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Punitive subjectivities and emotions in immigration detention

by Alethia Fernández de la Reguera

Submission summary

Authors (as registered SciPost users): Alethia Fernandez de la Reguera
Submission information
Preprint Link: scipost_202401_00016v1  (pdf)
Date submitted: 2024-01-15 22:37
Submitted by: Fernandez de la Reguera, Alethia
Submitted to: Migration Politics
Ontological classification
Academic field: Political Science
  • Migration Politics
Approach: Observational


In immigration detention centres emotions run high; tensions, conflicts, anxiety, and affection occur amid bureaucratic procedures, paperwork, files, lists of people, systematization of cases, buses that come and go with detainees, and people who will be deported. Although immigration detention belongs to the realm of administrative law, in practice, detention centres operate closer to a penal detention. Little is known about the operation of immigration detention centres in Mexico, including how punishment takes place in a daily practice. Even less is known about the people who work there, especially how they collaborate with a system that promotes punishment as a central element of immigration detention. In this article, I study how emotions such as fear and disgust can enhance a punitive subjectivity of Instituto Nacional de Migración [National Institute of Migration] (INM) agents, while empathy can challenge it. I analyse working conditions and daily interactions in detention centres, immigration control facilities and their surroundings, all of them environments of discretion and social distancing between INM officers and migrants. I argue that punishment becomes central as an institutionalised practice in these places by channelling emotions of INM agents derived from anxieties and frustrations and promoting a sense of institutional belonging and the illusion of order and control. However, I also analyse empathy, which even if it´s fragile, shows the existence of other subjectivities within the punitive system of immigration detention. In this sense, the questions I intend to answer in this paper are: Under what structural and institutional conditions do emotions become power in immigration detention settings? What impact do emotions have on the construction of a punitive subjectivity? How do emotions expressed by INM agents (such as fear, disgust and compassion) enhance or challenge punishment of migrants?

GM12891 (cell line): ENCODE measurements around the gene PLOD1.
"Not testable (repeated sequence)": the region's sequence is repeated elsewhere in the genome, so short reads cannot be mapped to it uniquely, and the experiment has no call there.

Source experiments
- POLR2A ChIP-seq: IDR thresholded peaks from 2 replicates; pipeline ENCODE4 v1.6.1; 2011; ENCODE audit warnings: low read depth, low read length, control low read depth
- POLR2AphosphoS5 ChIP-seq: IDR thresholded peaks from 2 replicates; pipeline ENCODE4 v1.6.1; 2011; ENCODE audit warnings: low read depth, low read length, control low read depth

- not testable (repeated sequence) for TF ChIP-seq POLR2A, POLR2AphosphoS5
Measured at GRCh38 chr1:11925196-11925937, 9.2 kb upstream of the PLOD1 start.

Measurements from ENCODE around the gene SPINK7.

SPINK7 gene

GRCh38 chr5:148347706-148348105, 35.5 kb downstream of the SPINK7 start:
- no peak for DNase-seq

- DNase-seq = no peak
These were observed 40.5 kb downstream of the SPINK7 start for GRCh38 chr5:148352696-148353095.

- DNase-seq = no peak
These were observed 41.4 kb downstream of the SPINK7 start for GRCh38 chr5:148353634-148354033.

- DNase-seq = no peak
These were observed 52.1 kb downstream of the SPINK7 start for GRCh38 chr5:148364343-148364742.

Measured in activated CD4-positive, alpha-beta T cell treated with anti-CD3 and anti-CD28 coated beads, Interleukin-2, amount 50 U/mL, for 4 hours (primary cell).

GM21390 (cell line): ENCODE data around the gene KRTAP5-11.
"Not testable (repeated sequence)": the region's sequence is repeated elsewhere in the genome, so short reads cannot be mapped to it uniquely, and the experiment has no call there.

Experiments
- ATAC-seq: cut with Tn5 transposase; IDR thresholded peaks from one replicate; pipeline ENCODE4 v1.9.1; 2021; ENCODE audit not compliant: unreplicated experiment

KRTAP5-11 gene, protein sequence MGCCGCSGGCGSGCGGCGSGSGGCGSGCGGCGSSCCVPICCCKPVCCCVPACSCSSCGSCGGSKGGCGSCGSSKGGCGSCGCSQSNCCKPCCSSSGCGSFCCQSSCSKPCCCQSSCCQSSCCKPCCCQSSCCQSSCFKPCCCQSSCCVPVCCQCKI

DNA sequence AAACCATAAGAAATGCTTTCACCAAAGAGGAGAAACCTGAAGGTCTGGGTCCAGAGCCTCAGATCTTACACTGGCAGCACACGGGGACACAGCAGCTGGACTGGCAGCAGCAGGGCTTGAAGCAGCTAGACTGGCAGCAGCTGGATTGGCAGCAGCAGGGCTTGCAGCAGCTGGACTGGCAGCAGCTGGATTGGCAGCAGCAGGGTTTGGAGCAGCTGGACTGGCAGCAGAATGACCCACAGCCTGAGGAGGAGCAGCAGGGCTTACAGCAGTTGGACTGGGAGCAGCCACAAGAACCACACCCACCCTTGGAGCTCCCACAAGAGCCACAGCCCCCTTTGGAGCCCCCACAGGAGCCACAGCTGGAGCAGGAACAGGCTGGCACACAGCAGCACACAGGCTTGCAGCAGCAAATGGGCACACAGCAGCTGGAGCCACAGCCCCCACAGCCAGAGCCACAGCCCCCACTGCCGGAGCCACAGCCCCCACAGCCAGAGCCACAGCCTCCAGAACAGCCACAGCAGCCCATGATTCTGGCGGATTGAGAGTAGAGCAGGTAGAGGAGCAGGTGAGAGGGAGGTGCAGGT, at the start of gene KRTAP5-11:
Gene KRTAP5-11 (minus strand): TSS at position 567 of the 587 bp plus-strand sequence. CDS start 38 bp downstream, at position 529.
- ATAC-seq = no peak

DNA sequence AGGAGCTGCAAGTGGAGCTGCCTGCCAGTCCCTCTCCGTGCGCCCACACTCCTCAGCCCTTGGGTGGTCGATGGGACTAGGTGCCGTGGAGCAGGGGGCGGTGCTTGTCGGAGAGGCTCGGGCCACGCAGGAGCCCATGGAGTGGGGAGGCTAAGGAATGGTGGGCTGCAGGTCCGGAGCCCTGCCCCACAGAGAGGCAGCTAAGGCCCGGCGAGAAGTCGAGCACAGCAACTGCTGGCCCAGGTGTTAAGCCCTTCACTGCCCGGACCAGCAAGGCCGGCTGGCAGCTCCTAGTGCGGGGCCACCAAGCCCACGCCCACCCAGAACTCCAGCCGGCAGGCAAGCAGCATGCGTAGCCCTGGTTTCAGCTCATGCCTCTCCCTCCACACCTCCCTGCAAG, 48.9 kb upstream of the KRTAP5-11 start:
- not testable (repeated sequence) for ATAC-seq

Current status:
In refereeing

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